The Via Ferrata
In the steps of history; following the route tackled by World War 1 soldiers in the Dolomites
Article by Justine Gosling
I was devouring my cheese roll held in my right hand and staring out at the dark clouds gathering above the mountain peak. We’d make this lunch stop a short one, keen to get to the next hut before the storm arrived. Curious, my left hand scoured the ground next to where I was sat. It was littered with tiny scraps of rusting metal and nails, resting between the pretty yellow flowers and stones. There I saw it. A small, metallic, not perfectly moulded sphere. It stood out because of its shape and lack of corrosion. Once I picked it up and felt the weight of the small piece of lead, I knew that it was a bullet.
Almost without a doubt fired over 100 years ago in the ‘White War,’ this little lead bullet and the 22” shell I found nearby weren’t the only reminders of the horrors of World War 1 in these mountains. Built by the soldiers over a century ago, the via ferrata, translated as “Iron way,” was one of hundreds of cabled climbing routes that bought me to this lunch spot.
I was high up in the Italian Dolomites, a UNESCO world heritage area on a week-long hut to hut tour, traversing the mountains just as the soldiers did over a century ago on the cables they installed to assist the mobility of troops and supplies. After the Great War, mountaineers appropriated and expanded the routes. A via ferrata is a steel cable that climbers clip their harness onto which is periodically fixed to the rock, limiting any fall. Additional climbing aids such as steel pegs, carved steps and even hundreds of meters of ladders and bridges are often provided.
I was here because as a non-climber, I wanted the metal and physical challenge of climbing as well as the spectacular views. But what I was really interested in was the history of how the “Iron way” came to exist and how much of it was still here. Between June 1915 and October 1917, the Austrian and Italian armies fought a ferocious war in the mountains of the Dolomites, the border between the two countries; not only against each other but also against the very hostile conditions. Named the “White War” due to the freezing, high altitude, snowy conditions that the soldiers fought in, the battle was like no other the world had ever seen, or has since. The front line was 600km long with over 100km situated above 2,000m. More troops perished from the cold, rock falls and avalanches than in combat. An estimated 60,000 soldiers died in avalanches alone. After heavy snowfalls in December of 1916, avalanches buried 10,000 Italian and Austrian troops in just two days. Soldiers used the terrain as a weapon by simply pushing rocks over the mountain or provoking avalanches to wipe out the enemy. Hundreds rest where they fell, under the ice or down crevasses. It was only in 2012 that the bodies of two Austrian soldiers were discovered after the glacier, due to climate change, had retreated 150 feet from where it was a century ago.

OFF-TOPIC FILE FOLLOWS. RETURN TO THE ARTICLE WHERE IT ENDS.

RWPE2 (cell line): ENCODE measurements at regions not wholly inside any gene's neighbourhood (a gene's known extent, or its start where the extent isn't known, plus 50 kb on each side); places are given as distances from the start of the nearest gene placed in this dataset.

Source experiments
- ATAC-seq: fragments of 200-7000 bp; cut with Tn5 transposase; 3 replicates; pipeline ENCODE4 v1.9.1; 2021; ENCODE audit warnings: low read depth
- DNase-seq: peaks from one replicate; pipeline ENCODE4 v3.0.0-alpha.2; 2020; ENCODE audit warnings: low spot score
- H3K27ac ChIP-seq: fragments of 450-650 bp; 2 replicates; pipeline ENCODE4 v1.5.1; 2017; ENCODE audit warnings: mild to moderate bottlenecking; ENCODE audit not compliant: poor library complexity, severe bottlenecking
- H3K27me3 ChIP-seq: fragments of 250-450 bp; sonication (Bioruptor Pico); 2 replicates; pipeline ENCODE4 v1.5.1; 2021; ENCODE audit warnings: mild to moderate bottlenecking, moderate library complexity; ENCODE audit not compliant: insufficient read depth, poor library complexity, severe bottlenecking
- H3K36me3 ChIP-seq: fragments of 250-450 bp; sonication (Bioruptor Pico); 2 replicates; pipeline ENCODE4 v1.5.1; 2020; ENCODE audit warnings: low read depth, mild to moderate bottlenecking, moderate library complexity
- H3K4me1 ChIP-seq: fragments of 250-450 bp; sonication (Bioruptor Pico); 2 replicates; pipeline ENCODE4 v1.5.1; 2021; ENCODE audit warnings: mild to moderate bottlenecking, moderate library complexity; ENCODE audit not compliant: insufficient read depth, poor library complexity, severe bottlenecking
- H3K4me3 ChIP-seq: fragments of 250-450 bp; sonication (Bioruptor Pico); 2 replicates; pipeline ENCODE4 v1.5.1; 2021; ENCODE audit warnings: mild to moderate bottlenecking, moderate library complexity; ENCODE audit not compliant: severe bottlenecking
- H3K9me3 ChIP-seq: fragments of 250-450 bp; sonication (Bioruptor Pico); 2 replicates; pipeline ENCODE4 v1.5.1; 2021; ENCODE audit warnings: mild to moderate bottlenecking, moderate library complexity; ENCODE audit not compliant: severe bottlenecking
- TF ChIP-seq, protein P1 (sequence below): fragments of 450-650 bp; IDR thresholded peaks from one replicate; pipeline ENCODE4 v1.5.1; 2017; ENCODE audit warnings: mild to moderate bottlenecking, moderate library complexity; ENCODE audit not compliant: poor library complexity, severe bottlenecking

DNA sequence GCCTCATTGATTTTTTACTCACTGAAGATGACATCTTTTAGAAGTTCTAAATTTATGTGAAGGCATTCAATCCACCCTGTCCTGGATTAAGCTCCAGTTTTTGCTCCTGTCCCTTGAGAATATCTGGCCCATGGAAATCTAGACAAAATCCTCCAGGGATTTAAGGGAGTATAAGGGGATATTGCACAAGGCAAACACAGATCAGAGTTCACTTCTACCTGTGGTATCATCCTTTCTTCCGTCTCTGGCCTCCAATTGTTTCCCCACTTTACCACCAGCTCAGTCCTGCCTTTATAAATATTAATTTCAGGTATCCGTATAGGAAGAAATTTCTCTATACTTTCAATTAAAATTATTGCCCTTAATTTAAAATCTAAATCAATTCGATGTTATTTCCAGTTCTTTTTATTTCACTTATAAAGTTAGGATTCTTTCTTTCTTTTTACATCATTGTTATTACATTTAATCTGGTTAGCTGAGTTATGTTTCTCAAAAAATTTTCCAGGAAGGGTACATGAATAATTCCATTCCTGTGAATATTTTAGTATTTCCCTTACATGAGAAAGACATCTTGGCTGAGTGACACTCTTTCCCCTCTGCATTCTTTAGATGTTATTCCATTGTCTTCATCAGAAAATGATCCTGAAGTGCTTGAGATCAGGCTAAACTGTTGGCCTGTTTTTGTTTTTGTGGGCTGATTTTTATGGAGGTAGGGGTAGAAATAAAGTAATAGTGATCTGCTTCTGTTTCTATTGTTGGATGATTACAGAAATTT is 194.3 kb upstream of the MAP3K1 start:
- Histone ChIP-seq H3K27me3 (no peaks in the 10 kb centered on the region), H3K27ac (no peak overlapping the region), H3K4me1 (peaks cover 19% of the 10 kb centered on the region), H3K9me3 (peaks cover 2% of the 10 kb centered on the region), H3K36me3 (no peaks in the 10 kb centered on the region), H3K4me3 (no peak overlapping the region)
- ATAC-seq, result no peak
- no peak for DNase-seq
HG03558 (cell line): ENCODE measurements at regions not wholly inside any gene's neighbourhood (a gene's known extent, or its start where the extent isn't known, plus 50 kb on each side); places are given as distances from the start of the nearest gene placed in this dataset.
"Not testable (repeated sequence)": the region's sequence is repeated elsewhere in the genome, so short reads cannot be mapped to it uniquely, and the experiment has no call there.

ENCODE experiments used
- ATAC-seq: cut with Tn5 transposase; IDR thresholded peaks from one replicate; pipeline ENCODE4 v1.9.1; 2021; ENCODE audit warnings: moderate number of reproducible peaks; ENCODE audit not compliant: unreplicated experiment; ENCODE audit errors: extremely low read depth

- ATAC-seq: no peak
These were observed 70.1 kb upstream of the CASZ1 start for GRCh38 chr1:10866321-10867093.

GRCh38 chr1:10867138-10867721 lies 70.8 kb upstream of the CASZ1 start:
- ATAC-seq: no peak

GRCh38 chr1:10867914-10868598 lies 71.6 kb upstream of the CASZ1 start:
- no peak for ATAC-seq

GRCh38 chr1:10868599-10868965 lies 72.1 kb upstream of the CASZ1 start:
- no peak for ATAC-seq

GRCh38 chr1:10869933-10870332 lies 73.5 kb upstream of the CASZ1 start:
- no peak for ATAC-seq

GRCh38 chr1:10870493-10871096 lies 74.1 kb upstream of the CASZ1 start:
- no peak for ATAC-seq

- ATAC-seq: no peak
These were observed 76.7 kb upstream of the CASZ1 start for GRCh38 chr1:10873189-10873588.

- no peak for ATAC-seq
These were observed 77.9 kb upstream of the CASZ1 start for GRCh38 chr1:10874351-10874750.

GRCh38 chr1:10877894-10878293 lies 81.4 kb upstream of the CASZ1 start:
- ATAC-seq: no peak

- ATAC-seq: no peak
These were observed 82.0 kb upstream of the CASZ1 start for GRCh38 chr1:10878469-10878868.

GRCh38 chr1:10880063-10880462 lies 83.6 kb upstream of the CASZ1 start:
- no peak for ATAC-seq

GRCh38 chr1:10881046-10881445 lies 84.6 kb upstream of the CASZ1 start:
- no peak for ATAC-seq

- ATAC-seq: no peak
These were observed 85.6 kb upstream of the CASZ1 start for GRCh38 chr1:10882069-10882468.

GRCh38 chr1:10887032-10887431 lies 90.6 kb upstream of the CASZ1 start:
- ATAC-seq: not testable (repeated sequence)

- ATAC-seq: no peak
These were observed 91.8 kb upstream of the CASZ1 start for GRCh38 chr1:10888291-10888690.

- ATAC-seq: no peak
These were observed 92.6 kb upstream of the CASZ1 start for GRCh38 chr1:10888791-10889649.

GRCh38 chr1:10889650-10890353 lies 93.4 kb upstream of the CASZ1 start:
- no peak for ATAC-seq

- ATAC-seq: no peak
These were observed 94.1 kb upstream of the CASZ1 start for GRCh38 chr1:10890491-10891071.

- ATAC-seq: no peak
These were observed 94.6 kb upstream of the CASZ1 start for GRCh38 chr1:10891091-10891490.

The war was never won. In the autumn of 1917 the Italians retreated from the mountains in order to defend Venice. Both sides simply upped and walked down the mountain, abandoning everything. An estimated 600,000 Italians and 400,000 Austrians died on the Italian Front. Despite these unique and hellish conditions, the Italian mountain war remains today one of the least-known battlefields of the Great War.